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T-6005
02-17-2009, 06:31 AM
I've hit a snag. I want to write another song with lyrics, wrapping up a sort of abstract idea I've been toying with in my last two songs, but I can't seem to get anywhere.

I've started and scrapped five or six entire versions of songs, and I'm just getting frustrated. Every time I try and lay down an idea, it ends up not panning out, and I feel like I'm running a little dry.

What do you do when your music-writing process isn't cooperating with you?

Please don't tell me that you're all people who only ever write while you're inspired. It's how I generally write, and I feel it's an integral part of making music that you personally feel satisfied by, but that doesn't mean that during the process of recording you won't hit an annoying snag and have to surmount it.

So, what do you do? WHAT DO YOU DO?

ad8
02-17-2009, 06:50 AM
When I have an idea, I write lyrics for a song. I rarely have serious problems with coming up with lyrics. My problems start when I'm looking at the lyrics some hours/days later and realise that they are totally shitty. Somehow I don't realise that while I write them.

offspringer24
02-17-2009, 07:00 AM
funny you say this, we've been working on a song which for me has a truly great chorus, we started to lay it down and realised the verse was sooooo shit in comparison to the chorus :(

6mths later and we still attempt to write a verse for it although we have written and recorded 2 others since then lol :)

frustration causes writers block, you need time away from it, a day, a week, even 2 weeks away from writing material can really freshen up the mind!

hope ive been some help :)

keep rocking!

mrconeman
02-17-2009, 08:27 AM
When I hit a wall with music in general, not just writing, like when I have one of those days where no matter what, everything I do is just shit? or when I can't write at all, and my improv sucks and I feel totally worthless.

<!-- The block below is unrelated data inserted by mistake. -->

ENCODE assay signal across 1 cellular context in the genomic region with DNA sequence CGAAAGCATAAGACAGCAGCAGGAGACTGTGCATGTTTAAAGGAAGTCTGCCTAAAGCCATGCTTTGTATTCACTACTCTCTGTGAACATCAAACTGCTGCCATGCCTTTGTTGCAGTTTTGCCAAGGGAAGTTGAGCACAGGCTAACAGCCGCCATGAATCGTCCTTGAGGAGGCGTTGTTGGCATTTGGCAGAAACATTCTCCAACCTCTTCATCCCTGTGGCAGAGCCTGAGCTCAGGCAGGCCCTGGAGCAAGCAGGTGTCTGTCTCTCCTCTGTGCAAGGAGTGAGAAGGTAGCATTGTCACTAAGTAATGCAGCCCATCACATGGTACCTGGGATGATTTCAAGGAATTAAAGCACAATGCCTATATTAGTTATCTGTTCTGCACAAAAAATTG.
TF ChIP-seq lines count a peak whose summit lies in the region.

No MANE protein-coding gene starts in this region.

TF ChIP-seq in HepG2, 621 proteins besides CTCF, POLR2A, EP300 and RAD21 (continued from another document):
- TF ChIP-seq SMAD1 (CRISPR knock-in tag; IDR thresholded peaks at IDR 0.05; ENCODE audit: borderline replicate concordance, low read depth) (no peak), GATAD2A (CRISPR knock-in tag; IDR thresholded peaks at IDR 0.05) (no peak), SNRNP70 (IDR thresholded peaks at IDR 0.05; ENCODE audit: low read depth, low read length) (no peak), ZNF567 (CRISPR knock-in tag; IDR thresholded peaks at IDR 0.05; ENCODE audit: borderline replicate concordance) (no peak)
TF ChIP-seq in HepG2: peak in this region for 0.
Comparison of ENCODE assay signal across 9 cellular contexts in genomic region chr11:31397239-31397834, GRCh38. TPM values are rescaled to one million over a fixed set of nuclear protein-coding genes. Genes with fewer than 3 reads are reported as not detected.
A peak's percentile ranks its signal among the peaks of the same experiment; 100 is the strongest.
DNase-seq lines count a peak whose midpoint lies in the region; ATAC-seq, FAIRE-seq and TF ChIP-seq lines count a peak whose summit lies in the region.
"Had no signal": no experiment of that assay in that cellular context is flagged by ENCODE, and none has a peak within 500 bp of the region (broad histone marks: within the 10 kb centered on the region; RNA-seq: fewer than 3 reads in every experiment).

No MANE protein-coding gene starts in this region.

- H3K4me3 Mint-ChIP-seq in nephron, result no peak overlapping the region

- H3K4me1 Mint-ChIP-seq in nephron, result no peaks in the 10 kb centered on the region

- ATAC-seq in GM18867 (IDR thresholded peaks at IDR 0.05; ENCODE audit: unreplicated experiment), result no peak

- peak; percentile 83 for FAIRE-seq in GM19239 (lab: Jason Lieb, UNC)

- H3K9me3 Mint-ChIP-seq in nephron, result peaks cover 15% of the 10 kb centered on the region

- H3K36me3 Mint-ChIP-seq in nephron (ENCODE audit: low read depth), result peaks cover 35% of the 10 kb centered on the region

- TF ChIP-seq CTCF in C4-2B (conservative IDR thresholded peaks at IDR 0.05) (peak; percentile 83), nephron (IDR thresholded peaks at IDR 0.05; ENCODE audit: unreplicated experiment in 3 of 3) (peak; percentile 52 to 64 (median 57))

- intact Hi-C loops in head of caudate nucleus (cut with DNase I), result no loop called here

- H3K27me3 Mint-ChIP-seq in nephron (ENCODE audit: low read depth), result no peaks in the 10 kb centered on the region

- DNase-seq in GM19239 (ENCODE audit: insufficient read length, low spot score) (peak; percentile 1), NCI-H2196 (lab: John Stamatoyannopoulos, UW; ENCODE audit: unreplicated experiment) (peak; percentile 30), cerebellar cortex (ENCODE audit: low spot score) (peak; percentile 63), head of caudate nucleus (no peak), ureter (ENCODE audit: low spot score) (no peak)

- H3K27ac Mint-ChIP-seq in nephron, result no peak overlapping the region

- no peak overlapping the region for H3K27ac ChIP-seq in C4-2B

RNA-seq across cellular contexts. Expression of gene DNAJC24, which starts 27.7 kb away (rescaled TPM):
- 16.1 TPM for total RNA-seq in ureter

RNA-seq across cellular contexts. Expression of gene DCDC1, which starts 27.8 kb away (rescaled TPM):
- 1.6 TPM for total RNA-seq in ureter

Just listen to some music you wouldn't normally listen to, something totally out of left field. Try to appreciate it, if it's something you wouldn't normally enjoy, and I often find something I like within the music, even if in general it sucks. I don't really know why, but it seems to help get me past the musical walls.

I find a two day break from playing music will bring me back completely fresh too. Like when you just burn out on a week of 4 to 5 hour practice sessions everyday, leave it a couple days, and you come back fresh.

Generally though, I never sit down and think "I'm going to write a song now". Songs just seem to arrive at my fingers. I'll play one thing, and just hear the rest of it in my head, and then try to figure out how to play what I hear in my head. But I'm not saying that happens all the time, and the good ones are few and far between.

Outerspaceman21
02-17-2009, 10:21 AM
I don't write lyrics when I have writers block. I don't like forcing it. I'm never satisfied with the results if I do that.

I just let it ride itself out.

An east way to care it is just listen to music.

And read.

And just write shit down until you find something you like.

drummerbecca
02-17-2009, 12:31 PM
There are songs I've started on that years later, I still haven't finished. Don't throw those 5 or 6 versions away, just keep them and come back to them later with a clear head. Put them away and try something new.